Des Hang, CEO and co-founder of Carbar said that the automotive industry is reaching an inflection point with massive changes towards car ownership happening across Australia and globally. “New car sales for combustion engine cars are down globally, and Australia isn’t immune from this trend. 

Earlier this year, we saw the merger of two of Australia’s largest car dealership operators as a result. Carbar is operating and growing around these trends, so we believe we will be well-positioned to capitalise on these new markets that are emerging as a result of it,” said Hang. Carbar last raised a $5.8 million venture round in August last year, according to Crunchbase.

From – Deal Street Asia

The valuation of Byju’s surged by $2 billion to $5.5 billion in its ongoing Series F funding round, an unprecedented jump within a single round, as investors clamoured for a piece of the education startup that has reported dizzying growth. 

Byju’s, India’s most valued ed-tech company, has so far raised ₹3,159.4 crore ($460.8 million) in the round, led by investors such as South Africa’s Naspers, private equity firm General Atlantic, and Canada Pension Plan Investment Board, shows data sourced from business information platform 

The firm first raised capital in the ongoing Series F round in December, giving it a valuation of $3.5 billion. In the fourth round in the first week of July, it raised $86 million ( ₹589 crore) at a valuation of $5.5 billion. Such valuation differences within a round are uncommon. Experts said the valuation jumps are a function of Byju’s rapid growth.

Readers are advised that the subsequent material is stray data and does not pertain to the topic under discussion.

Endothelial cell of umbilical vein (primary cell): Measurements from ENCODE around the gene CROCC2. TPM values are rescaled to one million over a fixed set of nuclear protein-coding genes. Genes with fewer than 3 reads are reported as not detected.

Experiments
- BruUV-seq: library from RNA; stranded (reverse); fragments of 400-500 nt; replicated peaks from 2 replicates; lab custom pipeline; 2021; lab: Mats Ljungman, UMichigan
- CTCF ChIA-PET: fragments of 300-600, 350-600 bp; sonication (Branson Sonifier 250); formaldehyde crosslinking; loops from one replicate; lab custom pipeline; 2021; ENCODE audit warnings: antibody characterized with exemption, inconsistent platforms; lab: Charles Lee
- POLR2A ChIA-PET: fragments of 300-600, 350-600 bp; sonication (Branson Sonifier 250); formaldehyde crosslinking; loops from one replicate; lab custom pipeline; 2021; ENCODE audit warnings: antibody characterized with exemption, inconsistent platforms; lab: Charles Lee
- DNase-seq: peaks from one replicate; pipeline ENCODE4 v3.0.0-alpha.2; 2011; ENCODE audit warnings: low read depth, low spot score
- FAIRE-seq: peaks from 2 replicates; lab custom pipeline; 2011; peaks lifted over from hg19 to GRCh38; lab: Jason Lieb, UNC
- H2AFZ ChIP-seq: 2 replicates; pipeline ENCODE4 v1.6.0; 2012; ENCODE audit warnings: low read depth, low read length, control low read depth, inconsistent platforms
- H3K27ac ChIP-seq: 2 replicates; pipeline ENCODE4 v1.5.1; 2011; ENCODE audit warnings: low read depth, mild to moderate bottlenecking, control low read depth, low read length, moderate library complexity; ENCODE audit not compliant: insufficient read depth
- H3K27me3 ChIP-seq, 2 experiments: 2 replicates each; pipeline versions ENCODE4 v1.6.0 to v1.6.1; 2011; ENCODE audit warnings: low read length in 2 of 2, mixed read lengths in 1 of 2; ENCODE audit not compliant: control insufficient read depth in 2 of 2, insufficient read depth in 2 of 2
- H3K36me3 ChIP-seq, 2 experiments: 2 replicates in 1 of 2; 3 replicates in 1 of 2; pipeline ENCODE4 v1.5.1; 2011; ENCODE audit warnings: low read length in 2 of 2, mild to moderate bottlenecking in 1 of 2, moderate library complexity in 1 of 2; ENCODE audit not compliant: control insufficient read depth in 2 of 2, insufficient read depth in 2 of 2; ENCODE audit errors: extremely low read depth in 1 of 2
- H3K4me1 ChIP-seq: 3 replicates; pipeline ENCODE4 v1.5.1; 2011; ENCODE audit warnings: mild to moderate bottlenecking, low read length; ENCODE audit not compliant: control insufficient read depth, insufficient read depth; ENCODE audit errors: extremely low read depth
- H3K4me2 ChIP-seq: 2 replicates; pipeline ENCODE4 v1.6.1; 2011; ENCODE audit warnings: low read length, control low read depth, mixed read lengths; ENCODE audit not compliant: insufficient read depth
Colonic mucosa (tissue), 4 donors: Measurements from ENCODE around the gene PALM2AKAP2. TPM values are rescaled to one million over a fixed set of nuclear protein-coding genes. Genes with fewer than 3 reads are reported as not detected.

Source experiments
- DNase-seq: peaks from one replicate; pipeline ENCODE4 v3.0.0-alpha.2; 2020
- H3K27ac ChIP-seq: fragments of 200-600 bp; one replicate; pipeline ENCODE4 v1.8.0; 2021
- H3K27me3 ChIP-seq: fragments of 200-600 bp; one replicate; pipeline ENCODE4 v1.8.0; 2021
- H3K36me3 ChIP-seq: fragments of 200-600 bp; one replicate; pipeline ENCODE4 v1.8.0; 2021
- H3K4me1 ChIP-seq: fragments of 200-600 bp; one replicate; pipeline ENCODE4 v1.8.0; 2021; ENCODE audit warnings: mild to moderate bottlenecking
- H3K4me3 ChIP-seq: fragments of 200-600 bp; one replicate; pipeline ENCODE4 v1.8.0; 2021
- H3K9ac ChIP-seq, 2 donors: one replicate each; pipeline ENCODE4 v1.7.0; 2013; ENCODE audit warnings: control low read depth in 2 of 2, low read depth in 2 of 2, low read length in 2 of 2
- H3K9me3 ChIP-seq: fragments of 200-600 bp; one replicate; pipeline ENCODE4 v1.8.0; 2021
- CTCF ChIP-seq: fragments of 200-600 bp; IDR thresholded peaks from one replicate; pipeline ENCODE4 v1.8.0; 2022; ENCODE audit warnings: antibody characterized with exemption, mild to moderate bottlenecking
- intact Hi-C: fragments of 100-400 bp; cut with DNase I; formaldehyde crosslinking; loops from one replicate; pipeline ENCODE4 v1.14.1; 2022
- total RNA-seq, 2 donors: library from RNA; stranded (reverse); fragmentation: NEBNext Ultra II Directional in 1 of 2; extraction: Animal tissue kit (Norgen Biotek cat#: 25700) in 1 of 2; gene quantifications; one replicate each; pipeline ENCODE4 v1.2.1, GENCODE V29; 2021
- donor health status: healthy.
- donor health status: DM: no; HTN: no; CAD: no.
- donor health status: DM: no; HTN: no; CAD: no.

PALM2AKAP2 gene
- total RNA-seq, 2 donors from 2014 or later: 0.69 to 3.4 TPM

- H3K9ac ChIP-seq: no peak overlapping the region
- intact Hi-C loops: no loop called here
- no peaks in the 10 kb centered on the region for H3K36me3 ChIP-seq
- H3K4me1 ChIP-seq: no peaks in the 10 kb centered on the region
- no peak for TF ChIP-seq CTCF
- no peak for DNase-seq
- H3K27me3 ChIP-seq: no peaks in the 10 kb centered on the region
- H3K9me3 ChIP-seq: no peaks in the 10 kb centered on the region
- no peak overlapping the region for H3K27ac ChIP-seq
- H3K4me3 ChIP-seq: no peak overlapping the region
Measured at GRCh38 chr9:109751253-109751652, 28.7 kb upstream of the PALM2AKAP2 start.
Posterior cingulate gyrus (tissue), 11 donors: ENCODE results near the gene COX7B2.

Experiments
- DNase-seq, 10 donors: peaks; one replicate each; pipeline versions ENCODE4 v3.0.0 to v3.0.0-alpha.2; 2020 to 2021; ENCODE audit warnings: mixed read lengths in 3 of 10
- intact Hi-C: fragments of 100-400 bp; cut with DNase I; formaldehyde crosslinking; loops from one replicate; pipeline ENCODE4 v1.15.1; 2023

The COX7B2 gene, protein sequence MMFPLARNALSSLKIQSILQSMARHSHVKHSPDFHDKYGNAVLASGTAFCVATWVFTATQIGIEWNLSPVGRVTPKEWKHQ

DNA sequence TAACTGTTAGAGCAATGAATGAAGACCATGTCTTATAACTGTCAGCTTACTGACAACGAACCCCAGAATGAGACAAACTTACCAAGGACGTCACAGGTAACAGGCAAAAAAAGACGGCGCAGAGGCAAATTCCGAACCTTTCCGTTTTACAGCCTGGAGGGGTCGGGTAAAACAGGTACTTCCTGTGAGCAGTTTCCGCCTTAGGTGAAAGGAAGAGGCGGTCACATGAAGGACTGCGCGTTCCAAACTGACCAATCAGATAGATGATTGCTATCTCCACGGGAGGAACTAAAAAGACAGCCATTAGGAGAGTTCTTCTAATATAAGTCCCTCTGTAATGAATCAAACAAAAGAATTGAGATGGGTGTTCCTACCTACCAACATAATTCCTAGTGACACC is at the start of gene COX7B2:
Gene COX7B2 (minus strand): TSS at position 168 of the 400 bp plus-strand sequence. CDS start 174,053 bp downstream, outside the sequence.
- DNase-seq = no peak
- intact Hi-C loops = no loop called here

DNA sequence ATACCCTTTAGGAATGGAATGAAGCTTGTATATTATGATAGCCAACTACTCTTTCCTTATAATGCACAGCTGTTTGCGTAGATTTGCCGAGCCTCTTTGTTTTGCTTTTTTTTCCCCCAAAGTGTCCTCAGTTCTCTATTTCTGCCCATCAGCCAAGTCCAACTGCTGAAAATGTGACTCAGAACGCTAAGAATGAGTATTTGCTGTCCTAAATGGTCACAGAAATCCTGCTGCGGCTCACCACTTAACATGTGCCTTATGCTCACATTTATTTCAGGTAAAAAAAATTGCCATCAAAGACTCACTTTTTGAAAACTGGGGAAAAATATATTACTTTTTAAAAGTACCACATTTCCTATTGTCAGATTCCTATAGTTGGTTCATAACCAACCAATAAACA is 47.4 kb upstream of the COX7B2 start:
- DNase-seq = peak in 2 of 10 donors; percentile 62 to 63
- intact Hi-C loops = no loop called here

Bengaluru-based Think and Learn Pvt. Ltd, which runs Byju’s, grew its revenue threefold in the year ended 31 March to ₹1,430 crore and turned profitable on a full-year basis. “It is likely that it is commanding steep increases in valuation on a month-on-month basis, not year-on-year, as other startups might,” said Vivek Durai, founder of “Among India’s unicorns, Byju’s has the highest leverage today vis-a-vis prospective investors.” 

Its expansion into grades I-III and entry into the US market have contributed to the valuation jump, investors said. Byju’s is benefiting from Indian parents’ willingness to spend on education to give their children an edge. It has already attracted more than 35 million students, assisting them to understand concepts in maths, science and English. 

Byju’s growth is expected to continue as it expands its learning programmes for K-12 students and ventures into new markets. “Given that in ed-tech there are not too many other large companies available to invest, Byju’s will attract a premium. 

There are other parameters such as customer acquisition costs, life-time value of users, which is also much higher for Byju’s than other competitors,” said an investment banker on condition of anonymity. There could still be more valuation jumps. In many cases, investors are offered a different set of rights and conditions such as liquidation preference and anti-dilution protection. 

“An amount that an investor pays for a stake in a startup or a new-age company could include an insurance premium for certain rights like liquidation preference and anti-dilution protection. The value of these rights could be as high as 20% of the total investment amount with the balance (80%) being the value of the pure equity,” said Santosh N., senior adviser-valuation at Duff and Phelps, one of the largest valuation service providers in the world. 

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From – Deal Street Asia